Archaeological finds in Pompeii, Italy, tell us that sliding doors were used as early as the first century in Roman houses. It seems that the Romans were onto al fresco dining and indoor-outdoor flow ahead of their time. Here in New Zealand the sliding door revolution took place in the early 1960s with the introduction of the ‘ranch slider’. Although these days we use this term when referring to sliding doors in general, it is a trademark still owned by Fletcher Aluminium.
There are two standard types of sliding doors, top hung or bottom rolling systems. Top hung sliding doors have the rolling gear in the head of the doorframe. This provides maximum protection from dirt and track damage and in many cases, will allow the sill to be completely flush for low maintenance cleaning and a sleek aesthetic. The downside of top hung sliding doors is that increased lintel support may be required and installation generally takes longer. With modern lifestyles demanding large openings and double glazing, top hung sliding doors struggle to support the increased weight requirements.
The alternative bottom rolling system is ideal when heavier panels are required. There are several options – one being the classic inside slider which has a panel that slides in a channel or trough on the inside face of a fixed panel. A key benefit of the inside sliding door is the ability to have opening sashes (windows) for ventilation in the fixed panel. The downside is that the trough tends to build up unsightly dirt, debris and the odd dead fly which can hinder smooth operation and cause the vacuum cleaner to be used on a more than regular basis. Weather performance also isn’t as good as with the outside sliding version due to the fact that water is being brought into the house when opened.
Outside sliding doors generally offer increased weather-tightness and can have a smooth sill with a raised rolling guide. A good option is looking for a door that has a chevron shaped rolling guide (like an upside down ‘V’) and the wheel is also chevron shaped but concave (like a ‘V’). This allows for greater panel weight distribution as it rolls along the whole surface of the guide. Round shaped guides and wheels tend to roll on a point, which causes flat spotting – that ‘thump, thump, thump’ noise you hear when sliding the door. Ultimately the chevron is one feature that helps to create the smoothest kind of sliding door.
Sliding doors are now available in a multitude of configurations ranging from the standard single panel slider to stacker doors, bi-parting doors, bi-passing doors, internal and external corner sliders, doors that slide into a cavity to doors that slide over the exterior wall cladding.
The kind of glass you use is just as important as the style of your chosen sliding door configuration. It affects the design, appearance and thermal performance of your home. In contrast to simple single glazing, performance glass will ensure your home stays comfortable all year round – protecting you from the strong New Zealand sunlight in summer. Options include double glazed, tinted, toughened or laminated glass.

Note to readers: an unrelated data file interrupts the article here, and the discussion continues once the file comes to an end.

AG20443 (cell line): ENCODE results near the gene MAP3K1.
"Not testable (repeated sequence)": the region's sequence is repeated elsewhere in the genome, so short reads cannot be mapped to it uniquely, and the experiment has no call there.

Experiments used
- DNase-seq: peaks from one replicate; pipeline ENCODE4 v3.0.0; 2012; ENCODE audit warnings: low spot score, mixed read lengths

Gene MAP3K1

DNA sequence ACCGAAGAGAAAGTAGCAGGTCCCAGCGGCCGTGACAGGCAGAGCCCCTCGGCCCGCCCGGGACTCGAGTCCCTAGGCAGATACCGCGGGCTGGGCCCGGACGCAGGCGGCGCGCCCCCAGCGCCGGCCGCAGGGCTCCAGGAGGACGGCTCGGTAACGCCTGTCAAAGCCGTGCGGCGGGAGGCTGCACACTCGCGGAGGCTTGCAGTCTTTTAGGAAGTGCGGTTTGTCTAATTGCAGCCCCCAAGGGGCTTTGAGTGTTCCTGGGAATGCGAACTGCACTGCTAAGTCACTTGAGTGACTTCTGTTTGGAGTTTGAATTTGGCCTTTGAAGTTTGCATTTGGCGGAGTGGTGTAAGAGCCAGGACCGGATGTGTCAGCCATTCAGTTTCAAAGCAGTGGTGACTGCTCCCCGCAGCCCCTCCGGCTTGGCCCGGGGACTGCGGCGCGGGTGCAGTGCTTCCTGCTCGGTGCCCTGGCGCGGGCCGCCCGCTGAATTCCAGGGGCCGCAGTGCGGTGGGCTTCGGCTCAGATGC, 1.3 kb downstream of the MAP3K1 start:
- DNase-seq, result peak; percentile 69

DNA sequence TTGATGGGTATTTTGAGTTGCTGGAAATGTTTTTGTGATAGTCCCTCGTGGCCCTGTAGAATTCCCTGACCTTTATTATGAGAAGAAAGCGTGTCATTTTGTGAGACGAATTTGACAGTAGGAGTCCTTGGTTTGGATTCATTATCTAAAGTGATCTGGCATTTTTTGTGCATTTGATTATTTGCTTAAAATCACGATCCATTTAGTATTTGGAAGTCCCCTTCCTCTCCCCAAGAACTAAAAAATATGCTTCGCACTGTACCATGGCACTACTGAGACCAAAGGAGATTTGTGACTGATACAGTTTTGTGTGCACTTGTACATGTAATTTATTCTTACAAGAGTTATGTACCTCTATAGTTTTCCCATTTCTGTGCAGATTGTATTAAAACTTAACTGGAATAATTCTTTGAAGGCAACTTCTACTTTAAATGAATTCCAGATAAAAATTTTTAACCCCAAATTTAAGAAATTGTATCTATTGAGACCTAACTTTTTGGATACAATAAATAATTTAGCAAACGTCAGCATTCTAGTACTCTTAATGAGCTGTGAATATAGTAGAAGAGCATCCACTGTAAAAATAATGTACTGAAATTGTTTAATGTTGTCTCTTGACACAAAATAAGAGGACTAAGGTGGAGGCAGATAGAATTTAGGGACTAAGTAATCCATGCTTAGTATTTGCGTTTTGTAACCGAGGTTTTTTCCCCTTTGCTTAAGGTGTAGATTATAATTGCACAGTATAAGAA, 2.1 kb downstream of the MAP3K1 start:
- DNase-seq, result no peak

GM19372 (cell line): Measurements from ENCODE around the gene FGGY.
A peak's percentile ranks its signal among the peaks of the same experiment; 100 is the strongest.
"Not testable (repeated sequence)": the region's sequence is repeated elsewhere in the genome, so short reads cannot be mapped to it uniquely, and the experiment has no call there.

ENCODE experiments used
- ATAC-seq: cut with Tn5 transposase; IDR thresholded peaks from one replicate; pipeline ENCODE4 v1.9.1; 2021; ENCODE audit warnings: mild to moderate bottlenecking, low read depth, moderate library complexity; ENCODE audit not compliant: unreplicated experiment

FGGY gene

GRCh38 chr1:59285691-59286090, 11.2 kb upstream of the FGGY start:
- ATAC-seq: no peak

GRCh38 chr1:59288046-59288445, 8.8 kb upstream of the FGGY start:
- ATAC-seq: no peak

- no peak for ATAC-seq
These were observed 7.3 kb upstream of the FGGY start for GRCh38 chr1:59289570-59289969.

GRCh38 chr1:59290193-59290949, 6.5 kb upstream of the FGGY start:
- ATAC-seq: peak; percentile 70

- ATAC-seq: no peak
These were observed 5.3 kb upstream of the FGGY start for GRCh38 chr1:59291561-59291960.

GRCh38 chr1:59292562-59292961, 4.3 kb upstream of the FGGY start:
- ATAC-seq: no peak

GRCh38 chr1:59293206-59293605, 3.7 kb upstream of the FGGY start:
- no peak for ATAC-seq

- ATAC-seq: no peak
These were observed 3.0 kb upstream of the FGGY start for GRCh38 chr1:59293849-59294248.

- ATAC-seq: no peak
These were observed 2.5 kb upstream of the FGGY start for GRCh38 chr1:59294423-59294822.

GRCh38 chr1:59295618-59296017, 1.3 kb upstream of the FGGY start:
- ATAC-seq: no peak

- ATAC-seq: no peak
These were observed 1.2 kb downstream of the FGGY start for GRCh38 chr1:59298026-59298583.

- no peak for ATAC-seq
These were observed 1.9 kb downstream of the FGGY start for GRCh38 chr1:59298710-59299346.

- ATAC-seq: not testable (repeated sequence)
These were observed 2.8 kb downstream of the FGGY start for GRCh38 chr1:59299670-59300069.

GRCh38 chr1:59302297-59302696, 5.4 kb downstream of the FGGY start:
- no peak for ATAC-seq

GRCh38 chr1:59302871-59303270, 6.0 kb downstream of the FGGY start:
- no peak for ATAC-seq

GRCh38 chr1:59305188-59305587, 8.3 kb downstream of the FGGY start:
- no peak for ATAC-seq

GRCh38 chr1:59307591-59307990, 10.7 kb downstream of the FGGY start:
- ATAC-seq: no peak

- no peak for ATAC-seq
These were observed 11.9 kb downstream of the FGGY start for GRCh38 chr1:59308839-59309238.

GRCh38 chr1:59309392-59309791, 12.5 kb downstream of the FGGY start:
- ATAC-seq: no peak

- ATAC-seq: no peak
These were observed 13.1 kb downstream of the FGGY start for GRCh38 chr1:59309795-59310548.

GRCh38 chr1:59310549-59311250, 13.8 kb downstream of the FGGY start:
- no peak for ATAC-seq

There are three key points to consider when thinking about glazing: the amount of natural light you still want to enter while controlling UV and glare, the degree to which you want to minimise solar heat gain to maintain ambient temperatures, and reducing heat loss to the outside.
One of the best possible options is using double glazed laminated tinted glass with a Low E coating and Argon gas between the panes. This will control solar heat gain and UV while maintaining an ambient temperature, so it keeps your house nice and cool in summer and warm in winter. Alternatively, you can choose to go with double glazed glass or laminated single glazed Low E glass.
Sliding doors are a really practical option for most house layouts and scenarios. They are great for easy outdoor access from living area or bedrooms. They are ideal when opening onto narrow passageways. And they are a good option for controlled ventilation as they can be opened a little or a lot. Compared to bi-fold or French doors, their limitations are that they tend to not open up completely. This is only achieved through a cavity or through over-cladding options, which are more expensive.
Sliding or stacking doors used in upscale renovations can be three metres high or higher in some cases. As for widths, there are no limits, therefore open plan glass boxes can be created to fully open up, providing fun social spaces.
Sliding doors offer a larger doorway that makes it easier to carry big items through, such as furniture. Because sliding doors do not require additional space to swing open, they occupy less space than hinged doors. Therefore, the space surrounding sliding doors can be used for other things, for instance, outdoor furniture, the barbeque or giant pot plants without hindering the door from being opened or closed.
All it takes is a bit of imagination and thinking outside the square to transform what could be something average into a feature that’s not only a benefit to a home but a real talking point as well.
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*All information is believed to be true at time of publishing and is subject to change.
This article by Ronnie Pocock featured on page 60 of Issue 05 of Renovate Magazine. New Zealand's first and only magazine solely dedicated to home renovations.
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